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Australia rules ISPs aren't liable for user infringements

updated 12:30 pm EDT, Fri April 20, 2012

Appeal against iiNet rejected 5-0 in High Court

The High Court of Australia has ruled against an appeal filed by major Hollywood studios in a three year-old copyright infringement case. The studios sued Internet service provider iiNet Ltd. According to the Hollywood Reporter, the case was brought on by 32 members of the Australian Federation against Copyright Theft (AFACT) that include Warner Bros., Disney, Fox, and Paramount Pictures, among smaller, independent distributors and TV networks. The court found that iiNet had no responsibility for copyright infringements perpetuated by its customers and had no technical means of preventing it.

The carrier could only do so by ending contracts with its customers, the five judges unanimously agreed. At the same time, infringement notices sent to iiNet by AFACT didn't provide the ISP with a reasonable basis to send warning, threatening notices to its subscribers.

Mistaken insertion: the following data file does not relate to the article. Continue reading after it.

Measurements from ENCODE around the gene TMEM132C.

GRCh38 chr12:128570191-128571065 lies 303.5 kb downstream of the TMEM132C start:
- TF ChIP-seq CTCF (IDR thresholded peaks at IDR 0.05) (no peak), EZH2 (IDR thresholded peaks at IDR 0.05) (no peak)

The High Court judgement found that infringement notices sent by AFACT to iiNet did not provide the ISP "with a reasonable basis for sending warning notices to individual customers containing threats to suspend or terminate those customers."

iiNet went on record to say it doesn't condone or authorize the copyright infringements of its subscribers. Legal costs to date were estimated at about $9 million by iiNet.

iiNet chief executive Michael Malone went on to say increasing the availability of licensed content online is the best and most practical approach to reducing copyright infringement by meeting consumer demand.

The provider, along with AFACT and other ISPs, have been meeting with Australia's attorney general to develop a policy to help fight copyright infringement.




by MacNN Staff

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